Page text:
Video: A 2021 MIHV student interview with LaVonya Goodwin. Goodwin shares information about the Global Leadership Group’s community gardens, the history of the Goodwin Spencer Barbershop building at 24th and Spencer streets and, as leader of the North 24th Street Business Improvement District, her vision for the future of North 24th Street.
Video: History and Vision of Omaha's POC Collaborative. MIHV 2021 student interview with Katrina Adams, the founder of Omaha’s POC Collaborative Center at 24th and Wirt streets, sharing the history and vision for the organization.
Video: House of Afros, Capes and Curls in Omaha. A 2021 MIHV student interview with Jade Rogers, founder of North Omaha’s House of Afros, Capes and Curls sharing the organizations history and work building community.
Video: Omaha’s Culxr House. A 2021 MIHV student interview with Marcey Yates, founder of Omaha’s Culxr House at 24th and Wirt Street and his vision for the space.
This is one of many signs throughout North Omaha made by local artist Patty Talbert. All of them have a key word that Talbert uses to promote positive affirmation in her community. Each one has beautiful patterns on them with unique and vibrant colors to reflect the vibrancy of this community.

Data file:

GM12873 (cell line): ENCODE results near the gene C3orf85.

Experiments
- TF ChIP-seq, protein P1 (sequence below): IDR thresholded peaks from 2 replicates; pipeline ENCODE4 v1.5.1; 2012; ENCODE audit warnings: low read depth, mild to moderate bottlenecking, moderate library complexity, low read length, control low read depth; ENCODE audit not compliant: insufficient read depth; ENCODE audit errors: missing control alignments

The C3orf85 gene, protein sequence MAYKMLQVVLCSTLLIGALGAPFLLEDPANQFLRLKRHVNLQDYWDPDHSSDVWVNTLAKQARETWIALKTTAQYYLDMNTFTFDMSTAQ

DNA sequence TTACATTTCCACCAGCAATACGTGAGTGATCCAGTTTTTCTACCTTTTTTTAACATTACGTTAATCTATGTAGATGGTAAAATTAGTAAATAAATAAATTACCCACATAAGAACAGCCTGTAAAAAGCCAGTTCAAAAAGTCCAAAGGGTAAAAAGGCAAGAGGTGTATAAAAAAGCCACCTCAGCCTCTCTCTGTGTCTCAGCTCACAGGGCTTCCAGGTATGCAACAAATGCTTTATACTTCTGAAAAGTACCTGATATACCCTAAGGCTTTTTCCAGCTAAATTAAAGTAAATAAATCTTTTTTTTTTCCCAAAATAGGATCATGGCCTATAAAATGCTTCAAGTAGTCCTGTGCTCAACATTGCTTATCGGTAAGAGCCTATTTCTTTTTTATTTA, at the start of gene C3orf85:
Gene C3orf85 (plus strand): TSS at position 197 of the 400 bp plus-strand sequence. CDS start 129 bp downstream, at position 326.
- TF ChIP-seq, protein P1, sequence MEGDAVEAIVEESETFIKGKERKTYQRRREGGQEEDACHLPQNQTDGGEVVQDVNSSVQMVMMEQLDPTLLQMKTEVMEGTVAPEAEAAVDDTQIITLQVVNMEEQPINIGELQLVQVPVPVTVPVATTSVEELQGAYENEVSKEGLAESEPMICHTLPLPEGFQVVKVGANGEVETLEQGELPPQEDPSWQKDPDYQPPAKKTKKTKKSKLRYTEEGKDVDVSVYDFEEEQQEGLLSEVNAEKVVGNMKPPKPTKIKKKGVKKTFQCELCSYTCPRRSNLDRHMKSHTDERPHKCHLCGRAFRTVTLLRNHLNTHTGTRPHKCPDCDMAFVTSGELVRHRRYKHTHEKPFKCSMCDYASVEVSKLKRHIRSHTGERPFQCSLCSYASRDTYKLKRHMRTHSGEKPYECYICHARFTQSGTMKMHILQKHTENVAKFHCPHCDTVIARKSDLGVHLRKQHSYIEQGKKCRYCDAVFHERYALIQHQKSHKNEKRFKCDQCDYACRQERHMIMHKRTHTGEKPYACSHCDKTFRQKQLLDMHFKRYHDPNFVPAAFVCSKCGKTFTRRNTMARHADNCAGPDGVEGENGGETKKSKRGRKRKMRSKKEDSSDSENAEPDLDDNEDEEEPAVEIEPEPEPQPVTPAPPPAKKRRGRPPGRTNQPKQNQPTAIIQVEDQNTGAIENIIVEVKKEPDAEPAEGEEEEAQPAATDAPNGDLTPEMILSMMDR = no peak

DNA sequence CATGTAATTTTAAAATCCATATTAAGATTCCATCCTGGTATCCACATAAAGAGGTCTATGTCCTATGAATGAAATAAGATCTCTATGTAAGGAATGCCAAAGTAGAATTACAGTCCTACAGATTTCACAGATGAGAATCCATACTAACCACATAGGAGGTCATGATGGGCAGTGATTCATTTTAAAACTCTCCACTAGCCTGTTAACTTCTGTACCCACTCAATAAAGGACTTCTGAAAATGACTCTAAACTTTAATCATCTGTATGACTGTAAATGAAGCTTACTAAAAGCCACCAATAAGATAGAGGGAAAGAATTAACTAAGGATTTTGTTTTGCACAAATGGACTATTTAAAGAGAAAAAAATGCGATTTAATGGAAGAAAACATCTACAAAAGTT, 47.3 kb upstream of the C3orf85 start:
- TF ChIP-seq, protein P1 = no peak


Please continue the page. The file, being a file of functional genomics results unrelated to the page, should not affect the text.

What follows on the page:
Project Site History
When built in 1923, two businesses occupied the Carnation Ballroom: the Adler and Forbes Bakery on the north side, while Joseph Rosenblum and Jacob Kaplun operated an automotive repair shop on the south side.
Photos: Adler and Forbes Bakery on the northeast corner of 24th and Miami Streets. (Douglas County Historical Society Archives-William Wentworth Photo) The Carnation Ballroom building on the same corner in 1967. (The Durham Museum Archives-RP-35mm-947-002)
As North Omaha and the North 24th Street corridor transitioned from a predominantly white and Jewish neighborhood to a Black and African American neighborhood in the first decades of the 20th century, the building’s use changed to accommodate this new community. By the 1940s, African American organizations like the Railroad Men’s Benevolent Social Club and the American Veterans of World War II renovated the building into a club, ballroom, and lounge. In 1948, Mildred Brown purchased the building and reopened it as the Carnation Ballroom. The longtime publisher of the Omaha Star, the preeminent Black newspaper for the city of Omaha, Brown sought to create a fun, family-friendly place where people of all ages could come relax, socialize, organize, and vibe to jazz and blues.